This inevitably led to litigation, which, in turn, caused the Oregon League of Cities and Association of Counties (which, along with the Sheriffs Association, Chiefs of Police and the Oregon District Attorneys Association, remain the organized prohibitionists in Oregon) to successfully lobby the 2014 Legislature to pass a bill allowing moratoriums, so long as they were enacted before May 1, 2014 and sunset by May 1, 2015.
They have announced that they intend to seek to make this permanent in the 2015 Legislative session.
So what’s going on right now (as of June 20, 2014) in Oregon? Two things, in addition to the last dispensary prosecutions winding down.
Thing one is litigation seeking to have HB3460 declared unconstitutional as preempted by the federal Controlled Substances Act. These cases are principally in Southern Oregon trial courts (Josephine and Jackson counties) and are destined to be resolved in the Oregon Supreme Court within the next several years.
The second is the collection of signatures for three responsible adult-use legalization and tax-and-regulate initiative measures.
One is a constitutional personal rights initiative; the second is a reworking of the Oregon Cannabis Tax Act (the initiative narrowly defeated in 2012) and the third is the New Approach Oregon initiative, which is well-drafted, well-funded and likely to get on the ballot and pass.
Notwithstanding its ill-chosen name choice, this initiative builds on and fixes some of the problems with New Approach Washington’s Initiative 502 and incrementally moves reform forward toward real legalization. We would leave the Oregon Medical Marijuana Act and Oregon’s DUII law alone. We would allow home gardens of four plants and eight ounces (smaller than Colorado’s six plants allowed). We would also allow, at home, 72 ounces of liquid infused; 32 ounces of solid infused and one ounce of oil.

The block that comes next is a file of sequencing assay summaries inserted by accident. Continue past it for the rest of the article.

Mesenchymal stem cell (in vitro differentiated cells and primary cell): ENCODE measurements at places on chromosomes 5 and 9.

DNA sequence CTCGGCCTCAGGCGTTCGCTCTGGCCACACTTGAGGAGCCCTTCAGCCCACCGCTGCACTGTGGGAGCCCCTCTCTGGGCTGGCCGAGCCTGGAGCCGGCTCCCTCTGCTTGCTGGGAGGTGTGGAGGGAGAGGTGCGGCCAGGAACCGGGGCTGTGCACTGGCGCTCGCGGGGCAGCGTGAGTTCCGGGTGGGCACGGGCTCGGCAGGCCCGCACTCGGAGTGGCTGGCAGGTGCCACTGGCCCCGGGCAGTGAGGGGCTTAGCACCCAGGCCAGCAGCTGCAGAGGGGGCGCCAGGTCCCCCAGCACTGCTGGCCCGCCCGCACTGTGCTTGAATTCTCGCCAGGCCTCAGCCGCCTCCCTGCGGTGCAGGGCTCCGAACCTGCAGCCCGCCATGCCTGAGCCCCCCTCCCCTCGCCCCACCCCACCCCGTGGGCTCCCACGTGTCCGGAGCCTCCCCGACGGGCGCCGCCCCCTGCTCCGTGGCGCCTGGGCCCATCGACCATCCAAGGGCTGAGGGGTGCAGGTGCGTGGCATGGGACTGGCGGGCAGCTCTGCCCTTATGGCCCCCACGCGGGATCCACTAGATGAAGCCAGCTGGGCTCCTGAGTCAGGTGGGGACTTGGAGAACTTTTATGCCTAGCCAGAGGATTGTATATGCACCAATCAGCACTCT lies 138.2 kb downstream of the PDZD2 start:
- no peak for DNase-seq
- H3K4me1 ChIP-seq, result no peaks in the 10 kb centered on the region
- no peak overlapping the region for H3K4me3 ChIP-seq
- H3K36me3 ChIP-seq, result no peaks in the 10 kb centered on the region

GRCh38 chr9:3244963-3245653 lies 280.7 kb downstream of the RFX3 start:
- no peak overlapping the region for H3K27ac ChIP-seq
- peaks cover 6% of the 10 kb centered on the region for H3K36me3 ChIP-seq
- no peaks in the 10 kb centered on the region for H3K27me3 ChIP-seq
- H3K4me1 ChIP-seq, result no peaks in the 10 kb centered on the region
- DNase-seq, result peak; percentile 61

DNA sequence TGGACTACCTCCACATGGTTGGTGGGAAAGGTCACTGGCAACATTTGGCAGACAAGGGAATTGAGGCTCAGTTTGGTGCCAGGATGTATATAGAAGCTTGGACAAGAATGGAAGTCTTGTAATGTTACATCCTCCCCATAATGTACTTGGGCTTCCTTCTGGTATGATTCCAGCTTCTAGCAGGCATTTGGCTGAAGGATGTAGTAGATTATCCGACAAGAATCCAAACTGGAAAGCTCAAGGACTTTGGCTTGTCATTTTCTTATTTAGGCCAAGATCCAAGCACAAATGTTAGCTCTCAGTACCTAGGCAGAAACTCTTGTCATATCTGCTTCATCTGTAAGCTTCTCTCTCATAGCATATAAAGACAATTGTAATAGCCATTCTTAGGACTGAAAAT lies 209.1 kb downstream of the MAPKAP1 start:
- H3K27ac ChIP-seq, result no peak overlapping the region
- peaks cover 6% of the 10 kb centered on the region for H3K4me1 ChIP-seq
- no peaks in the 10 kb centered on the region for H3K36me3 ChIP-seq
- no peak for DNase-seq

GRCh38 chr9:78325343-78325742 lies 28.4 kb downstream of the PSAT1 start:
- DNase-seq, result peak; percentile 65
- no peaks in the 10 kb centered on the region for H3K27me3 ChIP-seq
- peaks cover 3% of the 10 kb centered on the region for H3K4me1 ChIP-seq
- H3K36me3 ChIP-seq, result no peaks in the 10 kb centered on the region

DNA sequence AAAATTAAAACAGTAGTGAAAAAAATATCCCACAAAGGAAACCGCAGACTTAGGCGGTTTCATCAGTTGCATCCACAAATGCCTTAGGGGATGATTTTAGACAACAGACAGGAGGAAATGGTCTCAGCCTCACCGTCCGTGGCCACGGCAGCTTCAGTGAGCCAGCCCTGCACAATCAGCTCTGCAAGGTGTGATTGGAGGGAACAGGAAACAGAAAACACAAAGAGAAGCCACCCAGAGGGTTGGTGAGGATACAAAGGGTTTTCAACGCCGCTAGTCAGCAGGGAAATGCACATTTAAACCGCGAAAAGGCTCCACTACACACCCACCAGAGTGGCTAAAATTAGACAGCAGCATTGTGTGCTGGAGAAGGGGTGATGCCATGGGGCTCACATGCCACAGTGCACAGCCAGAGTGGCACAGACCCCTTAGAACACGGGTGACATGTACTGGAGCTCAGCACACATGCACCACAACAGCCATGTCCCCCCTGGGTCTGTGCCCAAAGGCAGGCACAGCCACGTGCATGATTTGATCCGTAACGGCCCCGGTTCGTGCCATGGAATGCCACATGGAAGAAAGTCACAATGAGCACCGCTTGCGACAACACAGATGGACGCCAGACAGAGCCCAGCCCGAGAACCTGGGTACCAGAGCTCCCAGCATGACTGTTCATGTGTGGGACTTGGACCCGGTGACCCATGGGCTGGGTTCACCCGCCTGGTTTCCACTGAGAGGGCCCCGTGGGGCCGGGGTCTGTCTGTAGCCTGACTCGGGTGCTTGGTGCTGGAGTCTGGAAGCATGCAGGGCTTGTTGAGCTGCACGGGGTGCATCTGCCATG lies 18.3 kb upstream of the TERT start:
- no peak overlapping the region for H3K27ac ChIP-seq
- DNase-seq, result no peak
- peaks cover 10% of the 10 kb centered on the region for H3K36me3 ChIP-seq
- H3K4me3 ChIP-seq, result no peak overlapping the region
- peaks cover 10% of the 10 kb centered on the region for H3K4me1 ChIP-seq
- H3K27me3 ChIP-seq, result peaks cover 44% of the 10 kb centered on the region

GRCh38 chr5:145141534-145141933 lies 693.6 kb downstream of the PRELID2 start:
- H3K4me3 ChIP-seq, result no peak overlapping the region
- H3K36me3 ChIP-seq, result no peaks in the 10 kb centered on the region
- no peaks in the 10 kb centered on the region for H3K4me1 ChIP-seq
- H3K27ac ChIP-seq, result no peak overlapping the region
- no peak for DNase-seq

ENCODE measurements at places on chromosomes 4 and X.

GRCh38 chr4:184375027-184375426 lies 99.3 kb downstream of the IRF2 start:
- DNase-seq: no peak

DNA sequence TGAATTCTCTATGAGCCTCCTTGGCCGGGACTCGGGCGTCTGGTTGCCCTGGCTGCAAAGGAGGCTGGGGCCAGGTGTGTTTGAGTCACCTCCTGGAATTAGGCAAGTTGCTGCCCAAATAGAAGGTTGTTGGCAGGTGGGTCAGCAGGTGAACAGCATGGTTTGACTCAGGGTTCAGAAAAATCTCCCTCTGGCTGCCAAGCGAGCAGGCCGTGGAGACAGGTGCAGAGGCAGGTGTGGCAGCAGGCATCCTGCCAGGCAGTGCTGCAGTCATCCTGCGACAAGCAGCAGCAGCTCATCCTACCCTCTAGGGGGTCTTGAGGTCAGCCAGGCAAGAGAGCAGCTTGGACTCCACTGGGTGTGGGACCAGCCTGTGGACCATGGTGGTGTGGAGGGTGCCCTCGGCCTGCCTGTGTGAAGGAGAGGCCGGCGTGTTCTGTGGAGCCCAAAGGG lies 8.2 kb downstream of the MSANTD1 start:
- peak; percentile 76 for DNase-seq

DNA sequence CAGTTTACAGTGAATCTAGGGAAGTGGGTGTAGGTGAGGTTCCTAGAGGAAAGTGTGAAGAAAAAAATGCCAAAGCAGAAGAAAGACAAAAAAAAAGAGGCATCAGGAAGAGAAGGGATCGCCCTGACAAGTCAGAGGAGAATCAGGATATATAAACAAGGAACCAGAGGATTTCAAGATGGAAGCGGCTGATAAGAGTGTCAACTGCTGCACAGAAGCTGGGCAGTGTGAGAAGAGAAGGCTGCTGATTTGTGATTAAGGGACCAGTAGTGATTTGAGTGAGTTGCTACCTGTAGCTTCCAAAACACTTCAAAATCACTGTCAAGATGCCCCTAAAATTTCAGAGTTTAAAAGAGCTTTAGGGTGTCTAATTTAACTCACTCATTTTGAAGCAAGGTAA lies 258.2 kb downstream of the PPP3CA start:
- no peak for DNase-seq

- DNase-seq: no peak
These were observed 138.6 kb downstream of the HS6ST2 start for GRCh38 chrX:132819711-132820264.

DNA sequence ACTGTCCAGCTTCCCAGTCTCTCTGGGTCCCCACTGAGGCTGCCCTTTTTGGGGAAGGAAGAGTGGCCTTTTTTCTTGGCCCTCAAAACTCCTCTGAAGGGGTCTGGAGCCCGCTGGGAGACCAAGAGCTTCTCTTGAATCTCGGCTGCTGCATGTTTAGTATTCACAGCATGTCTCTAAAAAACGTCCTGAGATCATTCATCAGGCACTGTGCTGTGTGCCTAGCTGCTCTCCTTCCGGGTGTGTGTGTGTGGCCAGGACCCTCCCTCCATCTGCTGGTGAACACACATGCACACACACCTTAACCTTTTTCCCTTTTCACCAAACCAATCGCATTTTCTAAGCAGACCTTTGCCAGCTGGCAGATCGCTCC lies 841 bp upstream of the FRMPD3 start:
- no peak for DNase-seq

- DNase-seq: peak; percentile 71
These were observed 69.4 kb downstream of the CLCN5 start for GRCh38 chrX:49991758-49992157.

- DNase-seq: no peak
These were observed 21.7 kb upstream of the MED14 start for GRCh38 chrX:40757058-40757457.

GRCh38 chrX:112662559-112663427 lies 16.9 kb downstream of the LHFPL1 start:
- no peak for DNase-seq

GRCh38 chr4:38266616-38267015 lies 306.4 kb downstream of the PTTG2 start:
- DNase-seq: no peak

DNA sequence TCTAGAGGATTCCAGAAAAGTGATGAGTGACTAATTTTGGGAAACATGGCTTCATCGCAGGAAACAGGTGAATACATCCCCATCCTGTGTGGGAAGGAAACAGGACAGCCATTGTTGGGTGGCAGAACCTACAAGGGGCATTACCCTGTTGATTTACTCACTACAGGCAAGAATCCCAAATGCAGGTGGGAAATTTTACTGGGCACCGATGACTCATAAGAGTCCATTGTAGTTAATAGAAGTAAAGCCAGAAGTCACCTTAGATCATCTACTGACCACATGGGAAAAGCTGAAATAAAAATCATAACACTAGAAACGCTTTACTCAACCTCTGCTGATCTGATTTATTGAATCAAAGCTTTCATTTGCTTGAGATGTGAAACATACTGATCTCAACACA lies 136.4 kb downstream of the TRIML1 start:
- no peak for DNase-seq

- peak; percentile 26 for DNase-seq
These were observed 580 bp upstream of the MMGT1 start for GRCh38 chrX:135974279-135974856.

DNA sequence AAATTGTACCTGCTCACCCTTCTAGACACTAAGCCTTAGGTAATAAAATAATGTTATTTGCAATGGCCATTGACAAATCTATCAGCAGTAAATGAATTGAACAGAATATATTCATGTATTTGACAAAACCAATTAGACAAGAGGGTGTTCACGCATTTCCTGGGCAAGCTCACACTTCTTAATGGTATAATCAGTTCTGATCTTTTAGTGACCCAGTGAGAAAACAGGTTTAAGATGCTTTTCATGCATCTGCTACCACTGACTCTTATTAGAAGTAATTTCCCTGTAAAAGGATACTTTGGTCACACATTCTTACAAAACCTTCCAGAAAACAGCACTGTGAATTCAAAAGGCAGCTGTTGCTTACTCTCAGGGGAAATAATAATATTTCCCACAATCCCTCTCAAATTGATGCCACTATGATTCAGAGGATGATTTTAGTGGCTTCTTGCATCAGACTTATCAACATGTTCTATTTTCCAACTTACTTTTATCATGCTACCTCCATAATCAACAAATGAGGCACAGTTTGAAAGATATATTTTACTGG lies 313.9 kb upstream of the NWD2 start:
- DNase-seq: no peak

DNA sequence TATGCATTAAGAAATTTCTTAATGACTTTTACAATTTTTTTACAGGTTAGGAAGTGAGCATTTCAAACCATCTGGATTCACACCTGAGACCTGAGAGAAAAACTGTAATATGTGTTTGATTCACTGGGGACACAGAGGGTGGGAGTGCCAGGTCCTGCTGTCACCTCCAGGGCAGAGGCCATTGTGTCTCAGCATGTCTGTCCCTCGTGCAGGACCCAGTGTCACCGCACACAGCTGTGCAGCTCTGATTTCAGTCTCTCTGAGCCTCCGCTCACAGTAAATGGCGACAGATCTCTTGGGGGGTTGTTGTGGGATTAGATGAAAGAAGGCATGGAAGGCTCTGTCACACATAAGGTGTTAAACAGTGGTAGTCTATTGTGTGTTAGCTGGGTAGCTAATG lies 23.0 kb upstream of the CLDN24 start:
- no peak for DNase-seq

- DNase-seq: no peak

Four times these limits is a misdemeanor (which is why it is decriminalization and not legalization; legalization would be limited to a non-criminal fine). It would allow our Liquor Control Commission a year to come up with regulations for production, processing, wholesaling and retailing for responsible adult (over 21) use. It would tax production at $35 per ounce for the flowers, $10 per ounce for the leaf and $5 for a starter plant. As Oregon has no sales tax, and assuming no legislative changes, these would be the only changes.
Regarding taxes, we make it more difficult for municipalities or counties to opt out by having tax benefits attached to having dispensaries in their communities, and, if they opt out, it automatically is referred to the people for a referendum.
Which is to say we are going as far forward as we politically can, leaving it to California in 2016 to take us the rest of the way home.
Leland R. Berger is an attorney who practices statewide in Oregon from his office in Northeast Portland, where he operates
Oregon CannaBusiness Compliance Counsel, LLC. He is a recipient of the Oregon Cannabis Industry Association Lifetime Achievement and NORML Citizen Activist of the Year awards.